The price of crude oil is at a five year low, but volatility in fuel oil is at a five year high. It’s a situation that more shipowners and charterers should be paying attention to, says FIS managing director John Banaszkiewicz.
The fundamentals of the crude and fuel oil market have been upended by the shale oil revolution in the United States and the determination of Saudi Arabia to destroy the fledgling industry by opening the pumps. As a result the crude market is in free-flow with no OPEC policeman to control supply.
But Banaszkiewicz believes that too many owners and charterers are focussing on what they perceive as low fuel prices and failing to protect themselves from volatility by fixing forward while the opportunity lasts.
“No shipping pundit is forecasting a quick return to sustained better dry bulk markets and the consensus is for a long path to recovery,” says Banaszkiewicz. “But both owners and charterers have a weapon they can use in the short term, fixing their bunker fuel and taking the volatility out of their biggest operating cost.”
The scale of the collapse in crude and fuel prices is beyond doubt. Brent crude fell from an average of $99.44 a barrel in 2014 to stand at $49.20 on 6 October 2015. The average price differential for 2014 versus 2015 is minus 44%.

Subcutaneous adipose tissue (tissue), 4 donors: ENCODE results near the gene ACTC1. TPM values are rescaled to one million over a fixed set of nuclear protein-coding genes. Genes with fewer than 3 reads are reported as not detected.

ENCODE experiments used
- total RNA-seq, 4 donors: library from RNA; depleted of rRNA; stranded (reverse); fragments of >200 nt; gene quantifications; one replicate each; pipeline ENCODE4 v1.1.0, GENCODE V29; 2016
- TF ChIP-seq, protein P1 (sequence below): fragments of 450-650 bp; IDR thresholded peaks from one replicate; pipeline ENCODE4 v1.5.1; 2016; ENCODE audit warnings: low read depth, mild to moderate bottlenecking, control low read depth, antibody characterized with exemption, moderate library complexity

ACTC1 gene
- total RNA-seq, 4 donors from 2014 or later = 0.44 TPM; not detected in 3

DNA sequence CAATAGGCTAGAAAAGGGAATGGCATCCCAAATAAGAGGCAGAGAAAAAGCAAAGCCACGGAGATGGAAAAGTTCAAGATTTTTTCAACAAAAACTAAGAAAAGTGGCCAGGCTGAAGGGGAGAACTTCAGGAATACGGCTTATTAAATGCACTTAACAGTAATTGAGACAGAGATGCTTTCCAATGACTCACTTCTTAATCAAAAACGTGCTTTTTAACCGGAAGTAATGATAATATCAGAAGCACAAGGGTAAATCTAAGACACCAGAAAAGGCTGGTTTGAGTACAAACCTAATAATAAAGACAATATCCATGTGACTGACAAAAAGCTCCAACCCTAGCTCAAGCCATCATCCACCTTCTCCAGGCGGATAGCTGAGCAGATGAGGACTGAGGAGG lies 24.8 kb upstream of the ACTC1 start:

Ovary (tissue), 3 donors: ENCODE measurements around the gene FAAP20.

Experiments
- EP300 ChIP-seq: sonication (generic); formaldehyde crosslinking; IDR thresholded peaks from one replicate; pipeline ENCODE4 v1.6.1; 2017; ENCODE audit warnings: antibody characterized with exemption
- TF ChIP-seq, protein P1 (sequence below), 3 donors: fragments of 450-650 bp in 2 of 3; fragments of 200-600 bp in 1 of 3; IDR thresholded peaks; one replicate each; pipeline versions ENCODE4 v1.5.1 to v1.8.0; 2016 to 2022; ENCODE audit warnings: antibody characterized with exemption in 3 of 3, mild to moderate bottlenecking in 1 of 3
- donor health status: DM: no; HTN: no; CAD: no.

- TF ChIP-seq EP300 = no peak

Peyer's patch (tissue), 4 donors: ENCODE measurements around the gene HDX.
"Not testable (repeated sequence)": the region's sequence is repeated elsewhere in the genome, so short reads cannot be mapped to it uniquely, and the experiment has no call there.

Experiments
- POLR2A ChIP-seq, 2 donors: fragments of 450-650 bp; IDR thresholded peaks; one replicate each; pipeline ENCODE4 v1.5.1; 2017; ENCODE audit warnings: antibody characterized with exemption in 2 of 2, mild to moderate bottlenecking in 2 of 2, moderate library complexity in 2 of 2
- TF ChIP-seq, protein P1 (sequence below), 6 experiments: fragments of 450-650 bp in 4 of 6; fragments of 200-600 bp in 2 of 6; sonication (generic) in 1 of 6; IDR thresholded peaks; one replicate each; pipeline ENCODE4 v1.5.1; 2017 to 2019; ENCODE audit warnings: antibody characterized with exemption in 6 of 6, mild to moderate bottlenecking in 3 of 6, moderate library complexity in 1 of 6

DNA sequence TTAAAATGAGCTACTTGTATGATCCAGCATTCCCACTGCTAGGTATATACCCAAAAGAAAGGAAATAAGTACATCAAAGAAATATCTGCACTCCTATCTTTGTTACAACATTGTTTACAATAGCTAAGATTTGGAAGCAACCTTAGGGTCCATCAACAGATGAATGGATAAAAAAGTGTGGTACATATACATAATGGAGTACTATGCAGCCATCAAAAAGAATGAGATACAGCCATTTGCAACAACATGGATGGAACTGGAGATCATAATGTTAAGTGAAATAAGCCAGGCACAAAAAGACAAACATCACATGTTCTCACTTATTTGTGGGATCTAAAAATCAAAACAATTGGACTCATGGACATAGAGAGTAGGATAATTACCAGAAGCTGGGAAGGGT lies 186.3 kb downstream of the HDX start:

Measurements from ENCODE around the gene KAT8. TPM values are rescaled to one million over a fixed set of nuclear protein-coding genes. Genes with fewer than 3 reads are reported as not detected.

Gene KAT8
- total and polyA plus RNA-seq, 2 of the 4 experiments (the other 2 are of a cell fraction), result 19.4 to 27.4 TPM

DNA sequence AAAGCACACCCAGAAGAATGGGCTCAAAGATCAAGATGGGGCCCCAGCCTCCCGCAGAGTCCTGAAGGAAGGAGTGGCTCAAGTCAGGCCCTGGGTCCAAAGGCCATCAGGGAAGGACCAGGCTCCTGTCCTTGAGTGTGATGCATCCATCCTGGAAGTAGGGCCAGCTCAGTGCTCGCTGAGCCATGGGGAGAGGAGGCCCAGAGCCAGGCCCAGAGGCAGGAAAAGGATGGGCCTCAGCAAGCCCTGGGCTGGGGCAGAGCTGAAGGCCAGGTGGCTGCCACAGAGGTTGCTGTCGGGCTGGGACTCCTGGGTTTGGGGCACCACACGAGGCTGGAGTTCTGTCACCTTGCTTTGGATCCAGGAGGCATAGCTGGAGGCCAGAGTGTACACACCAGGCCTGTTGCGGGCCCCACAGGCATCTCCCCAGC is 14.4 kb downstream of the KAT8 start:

Singapore 380cst fuel oil averaged $557 per tonne in 2014 but the spot price stood at $226 per tonne on 6 October, 2015.
At the same time, the volatility of fuel oil prices has increased dramatically. In 2014, 20-day volatility in Singapore 380cst was 13.03%. Year to date in 2015, the same market has seen volatility increase to 40.03%.
“A 180,000dwt Capesize spends an average of 244 days a year at sea and consumes an average of 62 tonnes of fuel per day so this is an issue for charterers as well as owners. Not managing your bunker exposure has the ability to directly impact the balance sheet,” adds Banaskiewicz.
Recent technical analysis suggests that crude oil could end its long-term downtrend during Q4 and where crude leads, fuel oil is bound to follow. Banaskiewicz believes shipping is missing a trick to impose financial discipline on fuel purchases in the same way as the airline industry has done with jet fuel.
“Michael O’Leary, the boss of Ryanair said recently you don’t need to be the best at buying fuel, but you want to be the one who has the price certainty. At the moment, too many shipowners and charterers alike are giving that certainty away.”